Marcus Sandifer, TxDOT’s Atlanta District spokesman, said the loop around one side of Texarkana could get drivers, especially through-traffic, around Texarkana’s high traffic areas and back to rural areas. “The whole idea is to get the traffic out of the commercialized areas and neighborhoods where there’s the heavier traffic. The north part of the route was already determined by the Texas Department of Transportation, the Arkansas Department of Transportation and the Metropolitan Planning Organization, which is made up of both cities, counties and local governments,” Sandifer said.


Sandifer said part of what the feasibility study will consider is whether users would save enough time and avoid enough traffic to use this toll road section. He said what’s been approved by the Texas Transportation Commission so far is simply looking at a toll road and studying it. “If it’s not feasible, it’s not going to pay for itself,” he said.

I would recommend that all those who live near Texarkana to go read the Denver Post series on flawed T&R (Traffic and Revenue) studies and their consequences.

Also the Startlegram says TxDOT’s upcoming vote this week to ratify the RTC’s recommendation of the NTTA to build the SH 121 toll road in North Texas is a no-brainer, The choice is easy, actually.

It’s not the least bit hard to describe the choice that Texas Transportation Commission members will face Thursday at their meeting in Austin: (1) Agree with the overwhelming preference of this region’s elected officials and allow the North Texas Tollway Authority to build the Texas 121 toll road in Denton and Collin counties, or (2) award the lucrative project to the apparent favorite among state toll road devotees, the Spanish company Cintra.

From here, it’s an easy decision: Pick NTTA.

But there is reason to worry that in the boiling pot of Austin politics, the commission may see things differently. Because of its ongoing efforts to build sections of Gov. Rick Perry’s proposed Trans Texas Corridor, Cintra holds special status in state transportation circles.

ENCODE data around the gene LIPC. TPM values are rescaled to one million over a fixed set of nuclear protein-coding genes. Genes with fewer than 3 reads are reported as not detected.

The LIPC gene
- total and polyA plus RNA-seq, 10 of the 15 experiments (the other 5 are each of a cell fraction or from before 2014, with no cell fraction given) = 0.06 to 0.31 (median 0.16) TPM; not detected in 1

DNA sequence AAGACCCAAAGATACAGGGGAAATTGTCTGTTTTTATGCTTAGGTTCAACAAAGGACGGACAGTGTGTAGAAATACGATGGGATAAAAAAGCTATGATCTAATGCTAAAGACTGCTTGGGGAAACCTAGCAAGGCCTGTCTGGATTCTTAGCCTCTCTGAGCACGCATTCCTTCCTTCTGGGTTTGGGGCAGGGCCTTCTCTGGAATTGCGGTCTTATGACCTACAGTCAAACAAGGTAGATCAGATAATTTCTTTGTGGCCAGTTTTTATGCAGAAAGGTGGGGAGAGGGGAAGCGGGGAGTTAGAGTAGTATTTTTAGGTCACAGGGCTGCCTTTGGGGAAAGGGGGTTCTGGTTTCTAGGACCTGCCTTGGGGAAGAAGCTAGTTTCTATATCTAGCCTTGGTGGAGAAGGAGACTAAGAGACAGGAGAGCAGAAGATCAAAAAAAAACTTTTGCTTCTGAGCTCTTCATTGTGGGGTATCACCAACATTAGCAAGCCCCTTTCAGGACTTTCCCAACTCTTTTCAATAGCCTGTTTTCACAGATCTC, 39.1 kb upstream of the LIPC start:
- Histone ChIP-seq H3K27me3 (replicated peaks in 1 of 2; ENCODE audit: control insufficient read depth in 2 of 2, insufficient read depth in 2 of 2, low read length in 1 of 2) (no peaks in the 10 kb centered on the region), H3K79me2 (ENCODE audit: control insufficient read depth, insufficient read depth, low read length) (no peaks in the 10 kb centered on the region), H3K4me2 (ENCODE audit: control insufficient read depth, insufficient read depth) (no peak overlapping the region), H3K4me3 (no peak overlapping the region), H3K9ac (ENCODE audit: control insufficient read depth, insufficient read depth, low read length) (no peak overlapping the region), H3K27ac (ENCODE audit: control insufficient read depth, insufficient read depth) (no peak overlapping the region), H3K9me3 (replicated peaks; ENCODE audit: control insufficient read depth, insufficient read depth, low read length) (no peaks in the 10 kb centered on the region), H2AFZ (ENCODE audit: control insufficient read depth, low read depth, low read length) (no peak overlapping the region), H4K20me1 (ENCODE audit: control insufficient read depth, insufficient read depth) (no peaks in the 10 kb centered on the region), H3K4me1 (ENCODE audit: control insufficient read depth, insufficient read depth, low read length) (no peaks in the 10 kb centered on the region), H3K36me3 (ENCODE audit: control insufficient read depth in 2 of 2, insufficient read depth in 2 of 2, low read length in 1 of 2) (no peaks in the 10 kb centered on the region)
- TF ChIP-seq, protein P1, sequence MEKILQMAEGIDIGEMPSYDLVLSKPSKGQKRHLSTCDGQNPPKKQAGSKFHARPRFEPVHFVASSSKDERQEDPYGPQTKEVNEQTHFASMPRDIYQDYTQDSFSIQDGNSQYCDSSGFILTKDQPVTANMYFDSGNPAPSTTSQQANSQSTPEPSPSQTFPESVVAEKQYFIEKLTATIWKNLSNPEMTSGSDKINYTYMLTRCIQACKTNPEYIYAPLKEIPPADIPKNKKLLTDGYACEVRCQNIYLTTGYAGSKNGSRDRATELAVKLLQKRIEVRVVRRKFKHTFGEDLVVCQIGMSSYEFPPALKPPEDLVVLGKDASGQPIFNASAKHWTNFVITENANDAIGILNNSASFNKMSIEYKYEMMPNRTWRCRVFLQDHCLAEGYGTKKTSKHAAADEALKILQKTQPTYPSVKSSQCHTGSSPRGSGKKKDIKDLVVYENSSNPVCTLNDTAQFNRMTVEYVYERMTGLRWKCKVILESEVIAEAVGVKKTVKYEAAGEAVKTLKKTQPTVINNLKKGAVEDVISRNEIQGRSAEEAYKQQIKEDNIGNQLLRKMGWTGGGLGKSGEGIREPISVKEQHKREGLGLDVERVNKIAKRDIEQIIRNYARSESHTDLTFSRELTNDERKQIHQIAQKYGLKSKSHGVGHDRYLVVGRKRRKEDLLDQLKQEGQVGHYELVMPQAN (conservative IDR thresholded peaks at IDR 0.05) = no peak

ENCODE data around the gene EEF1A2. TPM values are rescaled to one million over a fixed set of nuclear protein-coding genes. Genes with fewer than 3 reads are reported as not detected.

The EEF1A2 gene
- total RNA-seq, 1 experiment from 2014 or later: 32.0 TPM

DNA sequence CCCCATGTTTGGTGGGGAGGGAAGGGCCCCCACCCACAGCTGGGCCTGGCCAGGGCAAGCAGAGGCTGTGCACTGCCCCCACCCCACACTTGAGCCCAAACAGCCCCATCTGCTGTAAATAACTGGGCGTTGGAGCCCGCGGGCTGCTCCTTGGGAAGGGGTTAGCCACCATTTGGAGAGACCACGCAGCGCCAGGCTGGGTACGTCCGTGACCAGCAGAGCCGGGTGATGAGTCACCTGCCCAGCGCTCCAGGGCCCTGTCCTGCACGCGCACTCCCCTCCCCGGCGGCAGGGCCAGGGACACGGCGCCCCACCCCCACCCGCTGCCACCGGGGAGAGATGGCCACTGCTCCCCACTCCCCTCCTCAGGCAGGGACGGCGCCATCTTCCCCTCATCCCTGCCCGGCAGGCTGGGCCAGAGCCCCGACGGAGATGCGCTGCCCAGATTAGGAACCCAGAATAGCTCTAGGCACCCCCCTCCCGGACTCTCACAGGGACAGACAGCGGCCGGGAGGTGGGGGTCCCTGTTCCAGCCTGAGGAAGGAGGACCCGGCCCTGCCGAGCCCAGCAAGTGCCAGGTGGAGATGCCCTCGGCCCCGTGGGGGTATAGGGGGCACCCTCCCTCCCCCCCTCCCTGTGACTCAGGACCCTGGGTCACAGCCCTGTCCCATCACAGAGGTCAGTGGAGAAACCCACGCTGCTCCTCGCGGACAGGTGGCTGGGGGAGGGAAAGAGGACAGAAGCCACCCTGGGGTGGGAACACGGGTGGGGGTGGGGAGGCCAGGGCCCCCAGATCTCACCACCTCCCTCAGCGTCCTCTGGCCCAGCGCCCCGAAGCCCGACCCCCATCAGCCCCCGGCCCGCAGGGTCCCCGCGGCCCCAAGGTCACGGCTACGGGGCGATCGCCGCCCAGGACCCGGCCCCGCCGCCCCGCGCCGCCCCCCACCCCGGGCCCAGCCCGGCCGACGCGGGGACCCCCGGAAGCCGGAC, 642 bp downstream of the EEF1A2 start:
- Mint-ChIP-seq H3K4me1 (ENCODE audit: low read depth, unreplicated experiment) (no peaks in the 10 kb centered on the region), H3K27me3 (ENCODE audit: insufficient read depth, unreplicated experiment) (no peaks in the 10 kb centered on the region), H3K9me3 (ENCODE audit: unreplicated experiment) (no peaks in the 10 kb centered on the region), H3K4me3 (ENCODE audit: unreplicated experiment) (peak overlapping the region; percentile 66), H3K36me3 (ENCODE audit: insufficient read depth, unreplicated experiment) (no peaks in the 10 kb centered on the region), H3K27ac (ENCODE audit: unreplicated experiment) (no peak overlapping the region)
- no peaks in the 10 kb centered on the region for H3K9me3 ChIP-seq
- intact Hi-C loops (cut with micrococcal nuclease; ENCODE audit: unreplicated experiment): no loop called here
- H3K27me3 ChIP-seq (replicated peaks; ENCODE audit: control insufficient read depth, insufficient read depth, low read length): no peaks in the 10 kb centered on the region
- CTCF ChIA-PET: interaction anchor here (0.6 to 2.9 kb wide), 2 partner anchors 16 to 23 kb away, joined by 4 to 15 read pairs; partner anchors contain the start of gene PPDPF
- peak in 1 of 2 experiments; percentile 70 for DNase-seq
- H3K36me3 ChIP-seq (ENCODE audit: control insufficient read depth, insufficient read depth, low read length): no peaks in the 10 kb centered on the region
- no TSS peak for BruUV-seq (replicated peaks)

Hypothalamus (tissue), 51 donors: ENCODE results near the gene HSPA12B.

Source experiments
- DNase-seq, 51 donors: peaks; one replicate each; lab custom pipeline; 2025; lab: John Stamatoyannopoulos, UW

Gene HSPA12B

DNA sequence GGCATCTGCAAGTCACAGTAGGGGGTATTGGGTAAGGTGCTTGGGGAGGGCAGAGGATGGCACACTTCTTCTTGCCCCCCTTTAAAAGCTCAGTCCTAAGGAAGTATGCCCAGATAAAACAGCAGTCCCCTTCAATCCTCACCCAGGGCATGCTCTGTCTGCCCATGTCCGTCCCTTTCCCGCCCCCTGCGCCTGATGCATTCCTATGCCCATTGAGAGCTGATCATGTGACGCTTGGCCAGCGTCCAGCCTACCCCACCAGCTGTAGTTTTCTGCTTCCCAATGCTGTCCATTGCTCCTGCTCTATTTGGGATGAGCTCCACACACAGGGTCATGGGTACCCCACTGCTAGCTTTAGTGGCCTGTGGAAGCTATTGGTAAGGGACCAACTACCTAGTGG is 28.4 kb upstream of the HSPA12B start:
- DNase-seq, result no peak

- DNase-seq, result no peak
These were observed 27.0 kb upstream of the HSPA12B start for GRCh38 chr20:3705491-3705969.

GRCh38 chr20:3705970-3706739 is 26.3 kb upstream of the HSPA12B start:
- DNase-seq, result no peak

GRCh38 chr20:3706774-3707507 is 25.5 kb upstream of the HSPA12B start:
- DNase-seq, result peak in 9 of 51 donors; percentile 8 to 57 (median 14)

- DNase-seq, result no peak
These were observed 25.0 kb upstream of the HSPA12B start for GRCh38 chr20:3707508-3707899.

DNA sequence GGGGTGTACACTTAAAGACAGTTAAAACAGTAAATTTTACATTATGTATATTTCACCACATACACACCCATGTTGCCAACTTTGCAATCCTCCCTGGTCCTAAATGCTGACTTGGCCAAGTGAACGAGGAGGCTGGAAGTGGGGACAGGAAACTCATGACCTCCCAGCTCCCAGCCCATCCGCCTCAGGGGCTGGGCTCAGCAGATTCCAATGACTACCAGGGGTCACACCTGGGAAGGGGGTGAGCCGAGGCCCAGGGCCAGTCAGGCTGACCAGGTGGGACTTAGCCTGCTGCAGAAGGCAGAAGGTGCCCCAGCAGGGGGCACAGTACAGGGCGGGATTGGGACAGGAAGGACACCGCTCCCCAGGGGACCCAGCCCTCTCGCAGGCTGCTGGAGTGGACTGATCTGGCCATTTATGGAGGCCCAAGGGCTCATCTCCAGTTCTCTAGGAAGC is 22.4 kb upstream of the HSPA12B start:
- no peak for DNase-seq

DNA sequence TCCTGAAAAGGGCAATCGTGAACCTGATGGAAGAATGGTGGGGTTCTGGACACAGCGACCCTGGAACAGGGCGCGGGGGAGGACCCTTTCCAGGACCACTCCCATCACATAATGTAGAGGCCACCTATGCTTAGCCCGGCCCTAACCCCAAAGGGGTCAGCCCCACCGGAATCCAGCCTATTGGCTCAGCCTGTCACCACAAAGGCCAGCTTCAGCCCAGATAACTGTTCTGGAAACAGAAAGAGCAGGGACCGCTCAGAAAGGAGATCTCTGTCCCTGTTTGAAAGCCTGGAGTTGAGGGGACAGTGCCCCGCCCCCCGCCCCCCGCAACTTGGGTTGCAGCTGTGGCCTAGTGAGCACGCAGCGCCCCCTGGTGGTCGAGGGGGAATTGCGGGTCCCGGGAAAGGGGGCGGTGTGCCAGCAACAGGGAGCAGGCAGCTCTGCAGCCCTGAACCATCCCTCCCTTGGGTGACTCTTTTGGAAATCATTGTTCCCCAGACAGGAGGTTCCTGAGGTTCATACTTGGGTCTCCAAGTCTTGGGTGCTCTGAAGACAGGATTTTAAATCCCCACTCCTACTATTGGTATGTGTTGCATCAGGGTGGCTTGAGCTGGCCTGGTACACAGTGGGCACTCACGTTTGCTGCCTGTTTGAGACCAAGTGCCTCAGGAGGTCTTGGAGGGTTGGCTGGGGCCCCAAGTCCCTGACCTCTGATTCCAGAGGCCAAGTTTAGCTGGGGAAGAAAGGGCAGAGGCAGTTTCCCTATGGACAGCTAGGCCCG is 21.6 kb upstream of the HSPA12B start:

This would be a no-brainer if the current corporate toll happy TxDOT commissioners weren’t the ones voting. It appears what TxDOT would be saying, if they went against the RTC and chose Cintra, is that if we don’t let corporations build our roads then corporations won’t want to build roads anymore in Texas. Worries that Cintra might not want to participate anymore in Texas road building, if that’s what they’re trying to say, would not be a bad thing. It only makes sense that not having to pay guranteed profits to corporations would make these roads cheaper, which is why the RTC chose NTTA.

*Not to worry both proposals, Cintra and the NTTA, are based on consultant studies, that more times than not, are wrong. So, no matter which one of these entities gets to build this road, when the drivers don’t show up it’s the taxpayers that will pay.

TTB Interviews WCDP Chair Richard Torres

Posted in Williamson County at 9:43 am by wcnews

Here’s the link and an excerpt:

What would you say are the primary issues concerning Williamson County?

There are several issues in Williamson County. The toll roads and Trans-Texas Corridor are big issues over here. The roads will impose on 55,000 acres of territory, and the issue of eminent domain is pressing. Another issue for our area, and all of Texas, is education. Education is an issue now and for the future. We are also concerned with voting issues which include the use of corrupt voting machines. This is a GOTV problem for the area as well.